All electrophysiological investigations were carried out in our laboratory at the Division of Neurology, Institute of Medical Sciences, BHU, Varanasi on a Neuromatic 2000 two channel digital electromyograph system attached to a Dentac MAG 2 magnetic stimulator. Younger children aged 1–2 years were allowed to go to natural sleep, preferably after being fed in their mother’s lap. Hypnotic drugs and sedatives were avoided as it is known that almost all drugs that inhibit cerebral activity, such as anticonvulsant, hypnotic, and most anaesthetic drugs, reduce the amplitude of muscle evoked potentials and increase the cortical threshold. A circular magnetic coil was used to stimulate the cortex and it was applied tangentially over the vertex region to obtain the muscle evoked potential in the arm muscle (abductor pollicis brevis). To obtain the muscle evoked potential of the leg muscle (extensor digitorum brevis) the suggested point of stimulation (7 cm anterior and 2–4 cm lateral to the Cz point) was not valid for our subjects and several attempts were needed to produce muscle evoked potentials by repositioning the coil on the vertex. Initially, the muscle was kept relaxed and a DISA 13k60 surface electrode was applied to obtain the muscle evoked potential. All the children needed a facilitation process, which consisted of voluntary contraction of the muscle to a moderate degree, or passive contraction in younger children, again to a moderate degree, to induce the muscle evoked potential. Root stimulation was used to obtain the muscle evoked potential by applying the coil at the cervical and lumbar spine for the arm and leg, respectively. This was easier in our subjects who required less stimulus intensity. The muscle evoked potential values obtained from cortical and root stimulation were analysed for latency (ms) and amplitude (mV) (measured from peak to peak positive and negative deflection). The latency from cortical stimulation to the onset of the muscle evoked potential was recorded as the cortical latency, whereas the latency from root stimulation to the onset of the muscle evoked potential was recorded as the root latency.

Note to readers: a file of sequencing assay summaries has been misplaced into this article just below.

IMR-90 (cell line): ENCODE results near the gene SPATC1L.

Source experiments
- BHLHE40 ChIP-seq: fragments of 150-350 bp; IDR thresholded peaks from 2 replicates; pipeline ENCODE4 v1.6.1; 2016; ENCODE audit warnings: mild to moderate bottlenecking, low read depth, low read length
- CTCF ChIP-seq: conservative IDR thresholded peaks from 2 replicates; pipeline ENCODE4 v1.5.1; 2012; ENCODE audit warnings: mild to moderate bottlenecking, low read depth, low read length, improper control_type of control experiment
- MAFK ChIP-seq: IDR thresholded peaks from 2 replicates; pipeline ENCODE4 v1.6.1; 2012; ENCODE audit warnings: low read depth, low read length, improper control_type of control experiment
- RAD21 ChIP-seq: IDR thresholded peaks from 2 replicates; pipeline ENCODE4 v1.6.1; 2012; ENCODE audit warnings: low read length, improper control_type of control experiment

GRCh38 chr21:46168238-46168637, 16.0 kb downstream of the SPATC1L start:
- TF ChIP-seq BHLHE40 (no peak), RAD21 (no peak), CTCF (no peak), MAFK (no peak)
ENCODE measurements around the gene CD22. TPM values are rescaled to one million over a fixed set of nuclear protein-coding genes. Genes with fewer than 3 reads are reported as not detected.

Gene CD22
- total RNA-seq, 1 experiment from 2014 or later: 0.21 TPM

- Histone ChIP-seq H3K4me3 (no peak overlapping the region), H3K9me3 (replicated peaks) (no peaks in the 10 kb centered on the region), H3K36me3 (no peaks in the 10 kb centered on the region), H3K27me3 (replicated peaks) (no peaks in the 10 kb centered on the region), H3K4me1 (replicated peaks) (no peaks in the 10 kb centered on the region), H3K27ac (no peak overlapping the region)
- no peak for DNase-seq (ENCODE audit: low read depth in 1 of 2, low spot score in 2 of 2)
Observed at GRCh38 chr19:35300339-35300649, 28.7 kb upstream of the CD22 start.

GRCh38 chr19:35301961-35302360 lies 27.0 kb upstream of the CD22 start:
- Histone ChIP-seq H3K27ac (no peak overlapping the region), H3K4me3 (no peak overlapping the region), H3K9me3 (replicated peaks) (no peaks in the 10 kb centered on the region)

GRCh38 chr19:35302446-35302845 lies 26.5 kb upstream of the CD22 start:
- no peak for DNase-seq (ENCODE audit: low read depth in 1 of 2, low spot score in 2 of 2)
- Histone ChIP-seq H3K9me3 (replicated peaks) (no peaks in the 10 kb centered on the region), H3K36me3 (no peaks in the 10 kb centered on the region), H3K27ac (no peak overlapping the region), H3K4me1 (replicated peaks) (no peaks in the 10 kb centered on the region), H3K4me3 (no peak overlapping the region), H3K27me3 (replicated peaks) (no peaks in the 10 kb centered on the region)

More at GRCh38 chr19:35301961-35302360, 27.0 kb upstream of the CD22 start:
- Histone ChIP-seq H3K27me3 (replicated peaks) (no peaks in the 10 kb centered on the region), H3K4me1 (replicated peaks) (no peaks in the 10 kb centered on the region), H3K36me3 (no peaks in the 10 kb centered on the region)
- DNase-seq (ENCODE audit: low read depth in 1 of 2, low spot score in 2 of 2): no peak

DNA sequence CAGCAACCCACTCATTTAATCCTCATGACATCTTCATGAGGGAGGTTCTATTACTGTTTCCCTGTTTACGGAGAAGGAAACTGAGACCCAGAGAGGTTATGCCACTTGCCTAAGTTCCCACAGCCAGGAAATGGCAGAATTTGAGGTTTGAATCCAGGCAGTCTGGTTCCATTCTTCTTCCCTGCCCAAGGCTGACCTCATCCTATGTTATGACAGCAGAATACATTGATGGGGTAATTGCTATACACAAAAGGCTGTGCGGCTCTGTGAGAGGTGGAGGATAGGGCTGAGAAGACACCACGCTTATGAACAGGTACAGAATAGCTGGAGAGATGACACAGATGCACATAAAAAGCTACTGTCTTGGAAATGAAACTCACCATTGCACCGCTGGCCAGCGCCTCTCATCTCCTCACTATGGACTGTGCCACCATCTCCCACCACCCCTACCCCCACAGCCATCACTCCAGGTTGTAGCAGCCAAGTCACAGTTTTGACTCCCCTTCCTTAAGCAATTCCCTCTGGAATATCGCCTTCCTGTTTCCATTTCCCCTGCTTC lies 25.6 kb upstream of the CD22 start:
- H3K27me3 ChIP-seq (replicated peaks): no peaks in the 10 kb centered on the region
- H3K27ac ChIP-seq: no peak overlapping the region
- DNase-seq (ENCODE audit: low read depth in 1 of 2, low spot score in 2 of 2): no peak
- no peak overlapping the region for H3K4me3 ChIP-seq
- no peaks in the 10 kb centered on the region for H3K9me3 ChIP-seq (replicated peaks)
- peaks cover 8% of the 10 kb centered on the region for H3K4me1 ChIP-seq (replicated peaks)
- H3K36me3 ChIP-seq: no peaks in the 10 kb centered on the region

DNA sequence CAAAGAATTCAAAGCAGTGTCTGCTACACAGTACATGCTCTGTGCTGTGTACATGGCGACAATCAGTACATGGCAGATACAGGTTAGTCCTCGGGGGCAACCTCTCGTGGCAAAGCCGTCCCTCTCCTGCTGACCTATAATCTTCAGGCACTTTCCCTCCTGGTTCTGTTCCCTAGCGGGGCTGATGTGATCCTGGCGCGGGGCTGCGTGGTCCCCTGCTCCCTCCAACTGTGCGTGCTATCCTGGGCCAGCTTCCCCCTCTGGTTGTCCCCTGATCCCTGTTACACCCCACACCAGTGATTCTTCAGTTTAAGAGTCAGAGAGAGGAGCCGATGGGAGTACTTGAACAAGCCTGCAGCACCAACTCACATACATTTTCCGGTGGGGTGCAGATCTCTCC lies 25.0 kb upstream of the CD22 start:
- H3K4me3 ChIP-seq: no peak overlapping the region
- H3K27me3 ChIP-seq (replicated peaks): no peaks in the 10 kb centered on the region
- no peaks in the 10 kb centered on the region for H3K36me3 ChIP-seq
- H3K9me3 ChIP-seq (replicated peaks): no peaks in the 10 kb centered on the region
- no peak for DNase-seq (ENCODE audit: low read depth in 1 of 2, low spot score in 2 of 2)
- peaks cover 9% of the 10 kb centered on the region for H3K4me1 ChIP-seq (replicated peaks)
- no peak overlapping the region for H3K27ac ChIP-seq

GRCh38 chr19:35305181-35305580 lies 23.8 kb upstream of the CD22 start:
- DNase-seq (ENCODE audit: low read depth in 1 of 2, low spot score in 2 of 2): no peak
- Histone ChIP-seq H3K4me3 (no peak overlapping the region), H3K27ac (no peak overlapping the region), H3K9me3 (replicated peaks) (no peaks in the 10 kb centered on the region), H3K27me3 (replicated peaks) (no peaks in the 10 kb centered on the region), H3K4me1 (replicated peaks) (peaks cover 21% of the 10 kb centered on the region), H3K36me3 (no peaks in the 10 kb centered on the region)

Several methods have been suggested to determine the central motor conduction time.5-7 In this work it was taken as the difference between the cortical latency and the root latency. Muscle evoked potentials were recorded from the abductor pollicis brevis and extensor digitorum brevis muscles on both sides. The cortical threshold was defined as the percentage of maximum output of stimulus intensity (1500 tesla units) required to induce an evoked response of >20 μV in amplitude. The cortical latency and central motor conduction time indices were evaluated for the study and control groups.